Greene v. Harris et al
MEMORANDUM AND ORDER granting 3 Motion for Leave to Proceed in forma pauperis; denying without prejudice 4 Motion for Leave to File Conventionally. The Court notes that this document also serves as the REPORT & RECOMMENDATION of Dismissal to the District Court. The document is included in the Court's electronic docketing system as two entries for administrative/tracking purposes. Signed by Magistrate Judge Kenneth G. Gale on 2/14/18. Mailed to pro se party Cedric Greene by certified mail. (df)
IN THE UNITED STATES DISTRICT COURT
FOR THE DISTRICT OF KANSAS
TERRI HARRIS, VICKI BROACH,
Case No. 18-1026-EFM-KGG
MEMORANDUM & ORDER ON
MOTION TO PROCEED WITHOUT PREPAYMENT OF FEES,
MOTION TO FILE CONVENTIONALLY, AND
REPORT & RECOMMENDATION FOR DISMISSAL
In conjunction with his federal court Complaint (Doc. 1), Plaintiff Cedric
Greene has also filed a short form Application to Proceed Without Prepaying Fees
or Costs (“IFP application,” Doc. 3, sealed) as well as motion requesting
permission to conventionally file some CDs with the Court Clerk (Doc. 4). After
review of Plaintiff’s motion, as well as the Complaint, the Court GRANTS the IFP
application but recommends Plaintiff’s claims be dismissed for failure to state a
viable federal cause of action. The Court also DENIES without prejudice
Plaintiff’s motion to file conventionally.1
Motion to Proceed IFP.
Under 28 U.S.C. § 1915(a), a federal court may authorize commencement of
an action without prepayment of fees, costs, etc., by a person who lacks financial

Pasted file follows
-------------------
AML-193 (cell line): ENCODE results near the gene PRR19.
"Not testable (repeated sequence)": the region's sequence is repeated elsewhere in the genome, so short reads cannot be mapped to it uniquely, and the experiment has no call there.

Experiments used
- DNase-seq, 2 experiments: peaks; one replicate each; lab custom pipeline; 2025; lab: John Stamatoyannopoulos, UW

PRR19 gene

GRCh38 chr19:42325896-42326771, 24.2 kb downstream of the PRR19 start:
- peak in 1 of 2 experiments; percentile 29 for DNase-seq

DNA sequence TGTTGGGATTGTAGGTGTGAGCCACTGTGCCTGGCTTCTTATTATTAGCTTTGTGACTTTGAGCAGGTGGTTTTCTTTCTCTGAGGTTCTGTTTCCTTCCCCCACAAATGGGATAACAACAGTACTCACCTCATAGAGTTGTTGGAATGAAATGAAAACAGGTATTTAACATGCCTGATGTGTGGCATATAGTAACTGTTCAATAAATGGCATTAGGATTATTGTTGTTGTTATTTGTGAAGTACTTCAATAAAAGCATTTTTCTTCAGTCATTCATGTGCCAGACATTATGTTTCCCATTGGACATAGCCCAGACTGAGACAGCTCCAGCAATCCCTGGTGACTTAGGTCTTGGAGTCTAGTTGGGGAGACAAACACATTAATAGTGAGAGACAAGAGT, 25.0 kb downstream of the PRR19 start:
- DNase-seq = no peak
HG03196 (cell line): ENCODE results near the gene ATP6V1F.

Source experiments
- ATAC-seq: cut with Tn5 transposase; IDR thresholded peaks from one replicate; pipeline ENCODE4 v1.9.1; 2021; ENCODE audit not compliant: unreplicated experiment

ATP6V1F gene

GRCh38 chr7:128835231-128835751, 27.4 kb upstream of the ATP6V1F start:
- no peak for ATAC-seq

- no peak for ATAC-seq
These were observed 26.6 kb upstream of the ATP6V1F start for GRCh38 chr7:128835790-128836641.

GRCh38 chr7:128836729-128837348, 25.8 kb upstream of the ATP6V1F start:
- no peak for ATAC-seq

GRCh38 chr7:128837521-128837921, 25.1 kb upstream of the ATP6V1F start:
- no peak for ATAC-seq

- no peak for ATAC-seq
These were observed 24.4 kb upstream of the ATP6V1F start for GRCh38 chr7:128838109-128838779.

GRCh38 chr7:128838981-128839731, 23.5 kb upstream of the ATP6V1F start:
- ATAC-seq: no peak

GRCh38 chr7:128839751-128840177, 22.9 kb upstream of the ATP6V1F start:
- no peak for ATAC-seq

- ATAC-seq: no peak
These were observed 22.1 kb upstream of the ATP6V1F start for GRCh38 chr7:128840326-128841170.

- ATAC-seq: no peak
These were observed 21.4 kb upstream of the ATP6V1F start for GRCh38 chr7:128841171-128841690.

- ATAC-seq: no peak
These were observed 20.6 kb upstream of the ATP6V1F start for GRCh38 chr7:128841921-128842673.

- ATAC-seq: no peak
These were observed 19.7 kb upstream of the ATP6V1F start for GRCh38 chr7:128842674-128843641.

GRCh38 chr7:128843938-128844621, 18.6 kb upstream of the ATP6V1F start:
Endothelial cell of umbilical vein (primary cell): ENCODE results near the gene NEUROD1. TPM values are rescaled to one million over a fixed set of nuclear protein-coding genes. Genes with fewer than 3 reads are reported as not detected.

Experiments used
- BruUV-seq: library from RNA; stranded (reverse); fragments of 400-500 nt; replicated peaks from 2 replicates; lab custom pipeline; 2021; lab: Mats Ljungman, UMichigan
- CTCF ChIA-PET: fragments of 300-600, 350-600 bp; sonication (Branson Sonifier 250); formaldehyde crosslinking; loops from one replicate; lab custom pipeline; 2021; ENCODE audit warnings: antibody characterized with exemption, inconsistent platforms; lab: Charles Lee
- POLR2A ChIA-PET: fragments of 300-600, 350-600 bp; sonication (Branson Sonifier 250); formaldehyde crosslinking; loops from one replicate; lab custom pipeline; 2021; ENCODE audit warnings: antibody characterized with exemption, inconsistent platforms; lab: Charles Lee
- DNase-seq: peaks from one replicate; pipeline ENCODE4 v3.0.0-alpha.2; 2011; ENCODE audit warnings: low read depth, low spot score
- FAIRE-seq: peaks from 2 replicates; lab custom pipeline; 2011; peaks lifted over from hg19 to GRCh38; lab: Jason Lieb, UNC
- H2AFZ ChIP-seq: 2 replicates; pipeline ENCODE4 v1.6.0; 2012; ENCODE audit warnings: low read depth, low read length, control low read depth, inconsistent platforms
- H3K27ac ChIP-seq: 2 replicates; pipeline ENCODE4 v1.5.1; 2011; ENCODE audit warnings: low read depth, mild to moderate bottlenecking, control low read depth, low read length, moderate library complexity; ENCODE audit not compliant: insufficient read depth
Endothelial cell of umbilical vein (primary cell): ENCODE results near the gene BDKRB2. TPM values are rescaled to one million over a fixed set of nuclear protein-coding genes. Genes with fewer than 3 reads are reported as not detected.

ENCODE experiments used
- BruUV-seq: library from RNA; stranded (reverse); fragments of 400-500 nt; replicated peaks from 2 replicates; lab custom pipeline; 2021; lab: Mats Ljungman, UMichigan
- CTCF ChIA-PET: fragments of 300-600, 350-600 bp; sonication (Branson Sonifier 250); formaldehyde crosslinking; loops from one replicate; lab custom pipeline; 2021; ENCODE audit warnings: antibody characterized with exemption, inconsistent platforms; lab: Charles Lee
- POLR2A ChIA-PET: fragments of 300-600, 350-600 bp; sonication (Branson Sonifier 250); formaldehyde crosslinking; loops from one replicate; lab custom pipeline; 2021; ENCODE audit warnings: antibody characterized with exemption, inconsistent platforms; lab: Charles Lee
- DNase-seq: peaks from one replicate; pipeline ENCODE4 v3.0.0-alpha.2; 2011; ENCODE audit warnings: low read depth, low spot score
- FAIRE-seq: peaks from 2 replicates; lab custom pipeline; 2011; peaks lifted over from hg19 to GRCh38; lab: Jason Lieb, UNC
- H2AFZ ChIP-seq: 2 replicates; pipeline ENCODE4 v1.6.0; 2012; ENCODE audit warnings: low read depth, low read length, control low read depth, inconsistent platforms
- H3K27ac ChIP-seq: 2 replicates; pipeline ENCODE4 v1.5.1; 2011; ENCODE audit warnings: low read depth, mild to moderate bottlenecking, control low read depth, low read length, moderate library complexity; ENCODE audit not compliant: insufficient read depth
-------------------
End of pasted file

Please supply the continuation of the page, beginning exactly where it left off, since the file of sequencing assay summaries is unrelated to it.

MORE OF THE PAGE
means. 28 U.S.C. § 1915(a). “Proceeding in forma pauperis in a civil case ‘is a
privilege, not a right – fundamental or otherwise.’” Barnett v. Northwest School,
No. 00-2499, 2000 WL 1909625, at *1 (D. Kan. Dec. 26, 2000) (quoting White v.
Colorado, 157 F.3d 1226, 1233 (10th Cir. 1998)). The decision to grant or deny in
forma pauperis status lies within the sound discretion of the court. Cabrera v.
Horgas, No. 98-4231, 1999 WL 241783, at *1 (10th Cir. Apr. 23, 1999).
There is a liberal policy toward permitting proceedings in forma pauperis
when necessary to ensure that the courts are available to all citizens, not just those
who can afford to pay. See generally, Yellen v. Cooper, 828 F.2d 1471 (10th Cir.
1987). In construing the application and affidavit, courts generally seek to
compare an applicant’s monthly expenses to monthly income. See Patillo v. N.
Am. Van Lines, Inc., No. 02-2162, 2002 WL 1162684, at *1 (D.Kan. Apr. 15,
The Court notes that the District Court has recently placed filing restrictions on
Plaintiff given his pattern of frivolous filings in this District. (No. 18-1005-EFMKGG, Doc. 10, at 3-7.) The present motions were, however, filed prior to the entry of
the restrictions. As such, the Court will review them on their substantive merits.